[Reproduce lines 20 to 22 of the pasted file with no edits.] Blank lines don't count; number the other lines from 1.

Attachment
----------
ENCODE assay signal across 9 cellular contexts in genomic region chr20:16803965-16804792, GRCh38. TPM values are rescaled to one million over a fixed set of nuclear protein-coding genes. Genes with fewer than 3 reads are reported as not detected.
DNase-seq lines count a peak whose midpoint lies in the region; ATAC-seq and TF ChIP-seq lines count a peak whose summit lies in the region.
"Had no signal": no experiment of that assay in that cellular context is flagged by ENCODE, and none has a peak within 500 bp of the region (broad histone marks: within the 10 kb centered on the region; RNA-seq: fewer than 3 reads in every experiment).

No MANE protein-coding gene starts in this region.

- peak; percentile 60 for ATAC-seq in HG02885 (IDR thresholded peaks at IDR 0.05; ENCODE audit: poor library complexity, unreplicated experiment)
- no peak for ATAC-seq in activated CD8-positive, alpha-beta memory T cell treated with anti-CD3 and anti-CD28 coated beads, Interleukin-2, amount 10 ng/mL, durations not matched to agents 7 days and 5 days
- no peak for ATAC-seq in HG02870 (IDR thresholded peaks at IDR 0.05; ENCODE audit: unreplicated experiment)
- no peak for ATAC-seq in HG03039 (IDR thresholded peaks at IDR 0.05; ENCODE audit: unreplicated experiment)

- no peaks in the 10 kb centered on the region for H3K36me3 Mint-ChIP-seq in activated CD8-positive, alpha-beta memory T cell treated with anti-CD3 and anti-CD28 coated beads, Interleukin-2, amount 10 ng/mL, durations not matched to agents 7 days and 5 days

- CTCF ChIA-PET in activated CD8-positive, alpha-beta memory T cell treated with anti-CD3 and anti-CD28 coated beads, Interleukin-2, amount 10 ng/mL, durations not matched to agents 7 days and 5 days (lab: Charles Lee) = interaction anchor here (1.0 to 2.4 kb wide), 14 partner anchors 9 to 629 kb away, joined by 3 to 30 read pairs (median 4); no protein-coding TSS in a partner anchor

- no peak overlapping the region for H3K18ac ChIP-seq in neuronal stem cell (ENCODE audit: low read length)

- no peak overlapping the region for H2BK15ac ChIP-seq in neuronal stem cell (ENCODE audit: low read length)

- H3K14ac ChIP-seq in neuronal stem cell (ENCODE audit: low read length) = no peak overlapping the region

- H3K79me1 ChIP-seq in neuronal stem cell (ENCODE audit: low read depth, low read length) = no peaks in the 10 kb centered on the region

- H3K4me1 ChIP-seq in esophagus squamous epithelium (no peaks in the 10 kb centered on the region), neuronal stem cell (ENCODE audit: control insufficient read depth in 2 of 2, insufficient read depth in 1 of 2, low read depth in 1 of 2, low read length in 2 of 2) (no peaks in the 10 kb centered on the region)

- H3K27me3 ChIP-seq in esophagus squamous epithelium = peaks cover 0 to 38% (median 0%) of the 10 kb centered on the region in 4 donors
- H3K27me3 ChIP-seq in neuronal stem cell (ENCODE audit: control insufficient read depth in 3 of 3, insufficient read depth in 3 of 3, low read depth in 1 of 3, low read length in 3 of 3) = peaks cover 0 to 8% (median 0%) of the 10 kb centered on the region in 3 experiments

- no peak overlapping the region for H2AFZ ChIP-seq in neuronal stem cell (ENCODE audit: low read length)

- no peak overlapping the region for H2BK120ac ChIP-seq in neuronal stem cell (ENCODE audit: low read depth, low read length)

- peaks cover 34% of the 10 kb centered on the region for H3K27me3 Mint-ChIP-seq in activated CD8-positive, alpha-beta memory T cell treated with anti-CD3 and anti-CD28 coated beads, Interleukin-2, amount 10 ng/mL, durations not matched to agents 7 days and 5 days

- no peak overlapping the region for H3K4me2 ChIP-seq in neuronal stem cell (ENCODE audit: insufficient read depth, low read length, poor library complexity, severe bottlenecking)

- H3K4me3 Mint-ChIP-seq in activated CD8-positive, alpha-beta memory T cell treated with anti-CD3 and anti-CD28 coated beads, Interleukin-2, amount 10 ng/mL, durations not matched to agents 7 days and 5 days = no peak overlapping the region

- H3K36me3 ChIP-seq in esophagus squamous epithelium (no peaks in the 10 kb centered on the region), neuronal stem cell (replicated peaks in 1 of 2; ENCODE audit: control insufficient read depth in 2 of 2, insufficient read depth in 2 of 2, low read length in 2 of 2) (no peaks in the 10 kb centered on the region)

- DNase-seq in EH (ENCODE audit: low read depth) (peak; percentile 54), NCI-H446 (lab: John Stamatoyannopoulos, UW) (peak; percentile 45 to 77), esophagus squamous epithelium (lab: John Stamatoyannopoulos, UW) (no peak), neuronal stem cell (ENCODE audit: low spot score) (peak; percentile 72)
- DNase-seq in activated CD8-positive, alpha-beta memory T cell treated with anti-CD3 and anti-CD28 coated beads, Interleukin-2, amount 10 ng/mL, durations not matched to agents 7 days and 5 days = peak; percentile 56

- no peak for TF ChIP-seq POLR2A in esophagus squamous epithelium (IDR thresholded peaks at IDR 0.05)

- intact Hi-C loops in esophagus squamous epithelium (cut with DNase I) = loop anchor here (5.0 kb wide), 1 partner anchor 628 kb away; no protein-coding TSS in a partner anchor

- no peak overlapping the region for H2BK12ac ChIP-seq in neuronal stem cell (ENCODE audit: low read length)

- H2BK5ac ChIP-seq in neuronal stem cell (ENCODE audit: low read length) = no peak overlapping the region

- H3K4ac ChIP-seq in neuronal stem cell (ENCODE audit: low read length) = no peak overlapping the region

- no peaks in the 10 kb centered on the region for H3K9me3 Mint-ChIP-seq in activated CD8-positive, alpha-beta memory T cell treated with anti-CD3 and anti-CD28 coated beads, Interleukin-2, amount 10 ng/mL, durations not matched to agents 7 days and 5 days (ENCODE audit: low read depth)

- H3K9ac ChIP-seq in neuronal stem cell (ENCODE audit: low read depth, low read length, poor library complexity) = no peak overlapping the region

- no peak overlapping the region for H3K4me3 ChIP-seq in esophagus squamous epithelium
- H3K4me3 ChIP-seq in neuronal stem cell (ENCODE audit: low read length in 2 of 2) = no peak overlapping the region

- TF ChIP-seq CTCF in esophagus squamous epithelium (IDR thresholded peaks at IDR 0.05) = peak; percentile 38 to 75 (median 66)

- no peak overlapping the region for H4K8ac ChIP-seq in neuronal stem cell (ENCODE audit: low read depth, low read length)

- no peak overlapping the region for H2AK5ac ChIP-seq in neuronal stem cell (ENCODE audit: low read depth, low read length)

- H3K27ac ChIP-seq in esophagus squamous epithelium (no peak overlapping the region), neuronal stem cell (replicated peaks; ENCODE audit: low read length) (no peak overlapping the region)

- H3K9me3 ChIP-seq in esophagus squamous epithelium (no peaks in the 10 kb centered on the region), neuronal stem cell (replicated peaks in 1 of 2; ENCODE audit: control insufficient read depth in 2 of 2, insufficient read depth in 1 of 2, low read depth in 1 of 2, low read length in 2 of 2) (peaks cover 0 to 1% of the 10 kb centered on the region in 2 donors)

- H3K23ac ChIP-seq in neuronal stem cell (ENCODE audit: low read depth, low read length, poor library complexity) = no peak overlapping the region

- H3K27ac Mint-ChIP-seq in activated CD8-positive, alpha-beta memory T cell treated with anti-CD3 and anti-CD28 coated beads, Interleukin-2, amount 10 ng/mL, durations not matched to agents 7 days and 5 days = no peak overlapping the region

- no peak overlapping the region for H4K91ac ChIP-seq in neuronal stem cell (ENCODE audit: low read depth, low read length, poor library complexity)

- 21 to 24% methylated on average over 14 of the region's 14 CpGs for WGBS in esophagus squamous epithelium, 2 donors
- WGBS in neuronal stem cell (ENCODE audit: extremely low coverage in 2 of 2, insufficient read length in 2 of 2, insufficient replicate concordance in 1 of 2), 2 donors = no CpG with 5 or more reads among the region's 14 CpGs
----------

- peaks cover 34% of the 10 kb centered on the region for H3K27me3 Mint-ChIP-seq in activated CD8-positive, alpha-beta memory T cell treated with anti-CD3 and anti-CD28 coated beads, Interleukin-2, amount 10 ng/mL, durations not matched to agents 7 days and 5 days

- no peak overlapping the region for H3K4me2 ChIP-seq in neuronal stem cell (ENCODE audit: insufficient read depth, low read length, poor library complexity, severe bottlenecking)

- H3K4me3 Mint-ChIP-seq in activated CD8-positive, alpha-beta memory T cell treated with anti-CD3 and anti-CD28 coated beads, Interleukin-2, amount 10 ng/mL, durations not matched to agents 7 days and 5 days = no peak overlapping the region